From now on until November 14, large-scale missions will be carried out bringing together more than 30 aircraft, including Rafale..writes Ateet Sharma
General Stephane Mille, Chief of Staff of the French Air and Space Force (AAE), had a busy Monday in New Delhi at a time when Indian and French pilots, flying Rafale and Tejas fighter jets, began the second phase of the ongoing Garuda 22 exercise.
The French Air Force chief held discussions on issues of strategic significance and on avenues for further broadening the bilateral defence cooperation with Chief of Defence Staff (CDS) General Anil Chauhan.
Mille then called on Chief of Air Staff (CAS) Air Chief Marshal VR Chaudhari as the two chiefs dicussed ways and means to enhance bilateral ties and strengthen cooperation in areas of mutual interest.
With India being a major strategic partner for France in the Indo-Pacific, he also held discussions with the Vice Chief of Naval Staff, Vice Admiral SN Ghormade on matters of defence cooperation, bilateral ops engagements and mitigation of security concerns in the Indian Ocean Region (IOR).
At the Jodhpur air base, the second phase of the ‘Exercise Garuda’ began in earnest after completion of phase 1 of manoeuvres between the Indian Air Force and the French Air that had kicked off on October 26.
From now on until November 14, large-scale missions will be carried out bringing together more than 30 aircraft, including Rafale, Su-30 and also Made-in-India Light Combat Aircraft (LCA) Tejas fighter.
The exercise, last edition of which took place in Mont-de-Marsan in 2019, provides a platform to both the participating forces to enhance their operational synergy and exchange best practices. The aim is to develop interoperability between the AAE and the IAF to improve the mutual knowledge of the participants in order to be able to operate together.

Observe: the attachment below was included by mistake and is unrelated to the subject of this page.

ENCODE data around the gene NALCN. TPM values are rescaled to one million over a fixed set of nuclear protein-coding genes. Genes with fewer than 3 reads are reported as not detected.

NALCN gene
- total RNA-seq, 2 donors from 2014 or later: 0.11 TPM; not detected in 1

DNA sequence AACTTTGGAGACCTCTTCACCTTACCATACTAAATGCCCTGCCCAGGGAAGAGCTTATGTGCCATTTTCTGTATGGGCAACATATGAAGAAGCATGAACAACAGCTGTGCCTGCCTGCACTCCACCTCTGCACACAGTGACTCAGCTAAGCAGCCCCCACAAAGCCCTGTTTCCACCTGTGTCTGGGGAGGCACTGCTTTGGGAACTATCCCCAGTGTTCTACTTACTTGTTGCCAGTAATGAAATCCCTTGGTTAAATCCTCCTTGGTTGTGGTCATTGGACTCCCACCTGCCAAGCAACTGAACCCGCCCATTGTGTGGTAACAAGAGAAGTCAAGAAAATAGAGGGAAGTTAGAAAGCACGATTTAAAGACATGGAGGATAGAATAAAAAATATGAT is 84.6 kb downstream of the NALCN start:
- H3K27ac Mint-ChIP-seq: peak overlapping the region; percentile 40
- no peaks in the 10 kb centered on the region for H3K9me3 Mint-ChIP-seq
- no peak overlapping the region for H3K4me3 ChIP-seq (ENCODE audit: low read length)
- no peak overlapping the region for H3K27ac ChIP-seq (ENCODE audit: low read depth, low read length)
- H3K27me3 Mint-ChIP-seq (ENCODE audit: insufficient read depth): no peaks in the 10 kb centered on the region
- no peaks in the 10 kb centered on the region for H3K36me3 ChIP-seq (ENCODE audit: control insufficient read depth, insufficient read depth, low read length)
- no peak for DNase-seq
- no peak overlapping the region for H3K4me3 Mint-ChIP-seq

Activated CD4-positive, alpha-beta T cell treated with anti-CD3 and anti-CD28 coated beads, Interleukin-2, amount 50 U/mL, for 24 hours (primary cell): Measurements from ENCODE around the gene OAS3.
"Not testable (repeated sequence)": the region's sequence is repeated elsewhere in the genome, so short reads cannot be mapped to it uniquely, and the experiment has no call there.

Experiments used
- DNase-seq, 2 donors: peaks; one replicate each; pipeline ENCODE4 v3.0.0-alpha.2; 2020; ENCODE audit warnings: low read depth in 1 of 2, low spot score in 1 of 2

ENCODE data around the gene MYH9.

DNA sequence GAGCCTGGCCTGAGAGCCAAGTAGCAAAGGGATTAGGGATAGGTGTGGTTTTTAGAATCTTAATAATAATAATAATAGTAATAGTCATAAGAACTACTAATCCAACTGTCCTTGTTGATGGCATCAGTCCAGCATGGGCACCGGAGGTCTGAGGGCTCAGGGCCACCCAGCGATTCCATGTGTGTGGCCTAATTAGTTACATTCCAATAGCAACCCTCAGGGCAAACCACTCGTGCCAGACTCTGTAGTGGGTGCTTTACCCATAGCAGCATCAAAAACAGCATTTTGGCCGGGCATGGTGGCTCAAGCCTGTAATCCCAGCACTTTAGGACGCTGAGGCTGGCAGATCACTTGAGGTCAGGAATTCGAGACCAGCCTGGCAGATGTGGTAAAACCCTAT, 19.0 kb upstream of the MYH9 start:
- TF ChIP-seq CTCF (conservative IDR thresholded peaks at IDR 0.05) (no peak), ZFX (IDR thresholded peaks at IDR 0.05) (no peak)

With both forces flying Rafale jets now, things have changed drastically since the last time French crews landed in India for Garuda 2014.
The AAE has deployed a contingent of 220 personnel, five Rafales and state-of-the-art Airbus A330 Multi Role Tanker Transport (MRTT) Phenix for the bilateral exercise this time as the edition focuses on ‘Large Force Employment’ with a predominance of fighter aviation.
The IAF, on the other hand, is participating with Su-30 MKI, Rafale, LCA Tejas and Jaguar fighter aircraft, as well as the Light Combat Helicopter (LCH) and Mi-17 helicopters. The IAF contingent also includes Combat Enabling Assets like Flight Refuelling Aircraft, AWACS and Airborne Early Warning and Control (AEW&C) system.
“During the second phase, with the presence of our A330 MRTT, we will be able to carry out cross-refuelling. We are fortunate to be able to work with many IAF assets: SU-30, Rafale, LCA Tejas, Jaguar, Awacs, IL78, helicopters, etc. Exotic material compared to what we are used to,” said AAE Commander Pierre Cagnac, Director of the exercise.
Besides exchanging experiences, enhancing operational knowledge and strengthening bilateral relations between the two countries, Garuda 22 is also a way for French airmen to cross cultures. Crews engaged must plan, execute and debrief missions in a realistic tactical environment.
“India is a major strategic partner which has acquired the Rafale. We must learn to work together so that we can conduct joint operations if necessary. Especially since our procedures are different, because India is not a member of NATO,” adds Cagnac.
While Mille’s visit to New Delhi gave further depth and strength to the India-France Strategic Partnership, the exercise over the deserts of the western sector continues to increase in intensity.
“It’s a real pleasure to be here more than 6,000 kilometers from home, rediscovering the same fighting spirit with our Indian partners,” Cagnac was quoted as saying by the French Air and Space Force in Jodhpur over the weekend.
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